Monday, 9 August 2010

Not shattered, but softened

The Social Frame·work of the Free Market
by Wilhelm Ropke

From Chapter IV - The Welfare State and Chronic Inflation - (Page 159)

The situation which the leading welfare-state countries have already reached, and which others are aiming at, startlingly coincides with the famous vision which Alexis de Tocqueville, Heine's contemporary, saw in his mind's eye when he described the coming state in his classical work Democracy in America: "[The government] covers the surface of society with a network of small complicated rules, minute and uniform, through which the most original minds and the· most energetic characters cannot penetrate, to rise above the crowd. The will of man is not shattered, but softened, bent, and guided; men are seldom forced by it to act, but they are constantly restrained from acting. Such a power does not destroy, but it prevents existence; it does not tyrannize, but it compresses, enervates, extinguishes, and stupefies a people, till each nation is reduced to nothing better than a flock of timid and industrious animals, of which the government is the shepherd." (Vol. II, Book IV, Chapter 6, p. 319.)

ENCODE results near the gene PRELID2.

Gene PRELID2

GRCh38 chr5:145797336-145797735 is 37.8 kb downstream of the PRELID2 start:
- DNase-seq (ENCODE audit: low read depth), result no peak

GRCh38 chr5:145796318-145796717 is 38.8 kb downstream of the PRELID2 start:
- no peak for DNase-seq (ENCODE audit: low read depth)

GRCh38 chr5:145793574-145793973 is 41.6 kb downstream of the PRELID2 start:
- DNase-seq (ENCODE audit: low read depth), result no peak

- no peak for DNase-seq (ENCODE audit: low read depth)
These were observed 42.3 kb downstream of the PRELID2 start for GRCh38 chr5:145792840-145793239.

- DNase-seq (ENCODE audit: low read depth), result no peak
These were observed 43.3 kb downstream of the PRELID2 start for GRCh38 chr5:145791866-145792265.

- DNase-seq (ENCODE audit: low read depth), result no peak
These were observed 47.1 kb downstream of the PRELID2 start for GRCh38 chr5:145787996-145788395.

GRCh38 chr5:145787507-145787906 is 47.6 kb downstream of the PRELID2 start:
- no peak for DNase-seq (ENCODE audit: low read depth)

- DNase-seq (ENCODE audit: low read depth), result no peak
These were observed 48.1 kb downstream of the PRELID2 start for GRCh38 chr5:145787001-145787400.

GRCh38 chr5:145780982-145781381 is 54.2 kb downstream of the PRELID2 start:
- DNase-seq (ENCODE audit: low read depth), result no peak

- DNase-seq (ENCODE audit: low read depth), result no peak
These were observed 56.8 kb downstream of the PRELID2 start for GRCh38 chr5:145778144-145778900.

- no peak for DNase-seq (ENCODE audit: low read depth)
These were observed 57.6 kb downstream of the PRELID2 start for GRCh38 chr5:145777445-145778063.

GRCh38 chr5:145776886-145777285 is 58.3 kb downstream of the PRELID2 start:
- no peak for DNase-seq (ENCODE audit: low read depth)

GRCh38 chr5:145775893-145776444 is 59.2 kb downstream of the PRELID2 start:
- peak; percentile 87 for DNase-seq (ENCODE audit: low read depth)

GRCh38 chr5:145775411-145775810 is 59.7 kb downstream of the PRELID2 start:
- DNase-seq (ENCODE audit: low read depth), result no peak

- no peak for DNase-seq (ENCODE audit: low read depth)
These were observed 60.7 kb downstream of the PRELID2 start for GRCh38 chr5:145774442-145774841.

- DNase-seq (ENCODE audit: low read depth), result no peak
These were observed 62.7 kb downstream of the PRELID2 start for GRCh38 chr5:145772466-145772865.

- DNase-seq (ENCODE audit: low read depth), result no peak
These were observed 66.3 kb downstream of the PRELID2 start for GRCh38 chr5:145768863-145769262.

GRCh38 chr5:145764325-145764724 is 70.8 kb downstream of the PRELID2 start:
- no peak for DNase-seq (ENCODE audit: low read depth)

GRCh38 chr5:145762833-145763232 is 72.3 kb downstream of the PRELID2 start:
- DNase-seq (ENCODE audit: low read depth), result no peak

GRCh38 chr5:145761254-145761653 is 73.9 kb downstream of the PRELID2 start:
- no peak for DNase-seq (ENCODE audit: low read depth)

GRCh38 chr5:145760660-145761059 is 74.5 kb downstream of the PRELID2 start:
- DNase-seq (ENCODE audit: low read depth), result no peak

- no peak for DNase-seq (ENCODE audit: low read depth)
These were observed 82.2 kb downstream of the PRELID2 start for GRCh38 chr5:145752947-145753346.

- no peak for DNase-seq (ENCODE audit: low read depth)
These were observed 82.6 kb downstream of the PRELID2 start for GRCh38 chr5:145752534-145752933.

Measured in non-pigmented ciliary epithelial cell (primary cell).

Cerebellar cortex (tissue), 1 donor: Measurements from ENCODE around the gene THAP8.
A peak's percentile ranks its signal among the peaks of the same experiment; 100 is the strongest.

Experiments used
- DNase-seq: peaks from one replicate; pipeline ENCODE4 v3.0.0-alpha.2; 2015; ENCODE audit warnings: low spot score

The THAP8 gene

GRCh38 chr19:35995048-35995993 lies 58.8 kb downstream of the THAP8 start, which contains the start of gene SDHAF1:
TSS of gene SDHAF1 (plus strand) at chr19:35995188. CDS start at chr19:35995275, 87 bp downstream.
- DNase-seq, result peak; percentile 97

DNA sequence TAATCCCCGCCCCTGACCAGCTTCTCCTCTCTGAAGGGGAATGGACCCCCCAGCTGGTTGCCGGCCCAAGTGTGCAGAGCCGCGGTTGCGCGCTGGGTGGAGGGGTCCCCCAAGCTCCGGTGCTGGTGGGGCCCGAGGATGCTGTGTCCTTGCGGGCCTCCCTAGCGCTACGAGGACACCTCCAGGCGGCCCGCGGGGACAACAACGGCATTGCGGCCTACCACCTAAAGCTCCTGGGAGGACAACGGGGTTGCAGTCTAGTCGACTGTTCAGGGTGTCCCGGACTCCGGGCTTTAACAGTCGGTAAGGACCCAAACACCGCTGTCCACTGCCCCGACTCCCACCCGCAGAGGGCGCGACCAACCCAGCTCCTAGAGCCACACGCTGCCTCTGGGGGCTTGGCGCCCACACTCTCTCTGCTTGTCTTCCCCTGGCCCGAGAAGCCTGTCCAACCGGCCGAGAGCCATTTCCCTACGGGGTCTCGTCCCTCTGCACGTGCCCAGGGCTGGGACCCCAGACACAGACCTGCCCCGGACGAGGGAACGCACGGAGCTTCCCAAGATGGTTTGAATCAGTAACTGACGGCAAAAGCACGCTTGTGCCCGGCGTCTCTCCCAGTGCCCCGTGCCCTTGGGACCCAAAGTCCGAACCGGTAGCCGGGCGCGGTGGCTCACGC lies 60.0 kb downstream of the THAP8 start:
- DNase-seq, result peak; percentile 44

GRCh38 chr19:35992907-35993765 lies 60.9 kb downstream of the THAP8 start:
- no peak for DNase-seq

Find the book (and many others) at Ludwig von Mises Institute

No comments: